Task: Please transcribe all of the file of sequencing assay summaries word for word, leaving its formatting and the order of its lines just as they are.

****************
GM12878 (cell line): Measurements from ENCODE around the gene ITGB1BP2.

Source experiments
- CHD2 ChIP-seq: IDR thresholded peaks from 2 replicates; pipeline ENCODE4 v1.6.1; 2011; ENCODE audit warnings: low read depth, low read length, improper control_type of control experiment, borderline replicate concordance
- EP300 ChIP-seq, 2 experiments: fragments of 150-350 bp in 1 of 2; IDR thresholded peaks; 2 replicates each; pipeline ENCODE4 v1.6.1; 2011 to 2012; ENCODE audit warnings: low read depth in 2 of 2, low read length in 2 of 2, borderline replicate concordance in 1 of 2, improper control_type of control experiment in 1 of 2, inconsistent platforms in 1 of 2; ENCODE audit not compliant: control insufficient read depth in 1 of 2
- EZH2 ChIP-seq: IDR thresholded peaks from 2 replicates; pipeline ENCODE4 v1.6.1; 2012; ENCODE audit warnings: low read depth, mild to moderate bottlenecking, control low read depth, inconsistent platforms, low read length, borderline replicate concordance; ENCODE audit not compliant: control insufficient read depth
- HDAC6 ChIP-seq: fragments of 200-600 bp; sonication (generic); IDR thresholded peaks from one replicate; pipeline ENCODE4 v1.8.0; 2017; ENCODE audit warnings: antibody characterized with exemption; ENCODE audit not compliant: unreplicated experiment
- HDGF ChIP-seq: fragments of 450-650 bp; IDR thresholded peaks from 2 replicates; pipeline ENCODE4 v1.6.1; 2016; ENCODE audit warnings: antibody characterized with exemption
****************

GM12878 (cell line): Measurements from ENCODE around the gene ITGB1BP2.

Source experiments
- CHD2 ChIP-seq: IDR thresholded peaks from 2 replicates; pipeline ENCODE4 v1.6.1; 2011; ENCODE audit warnings: low read depth, low read length, improper control_type of control experiment, borderline replicate concordance
- EP300 ChIP-seq, 2 experiments: fragments of 150-350 bp in 1 of 2; IDR thresholded peaks; 2 replicates each; pipeline ENCODE4 v1.6.1; 2011 to 2012; ENCODE audit warnings: low read depth in 2 of 2, low read length in 2 of 2, borderline replicate concordance in 1 of 2, improper control_type of control experiment in 1 of 2, inconsistent platforms in 1 of 2; ENCODE audit not compliant: control insufficient read depth in 1 of 2
- EZH2 ChIP-seq: IDR thresholded peaks from 2 replicates; pipeline ENCODE4 v1.6.1; 2012; ENCODE audit warnings: low read depth, mild to moderate bottlenecking, control low read depth, inconsistent platforms, low read length, borderline replicate concordance; ENCODE audit not compliant: control insufficient read depth
- HDAC6 ChIP-seq: fragments of 200-600 bp; sonication (generic); IDR thresholded peaks from one replicate; pipeline ENCODE4 v1.8.0; 2017; ENCODE audit warnings: antibody characterized with exemption; ENCODE audit not compliant: unreplicated experiment
- HDGF ChIP-seq: fragments of 450-650 bp; IDR thresholded peaks from 2 replicates; pipeline ENCODE4 v1.6.1; 2016; ENCODE audit warnings: antibody characterized with exemption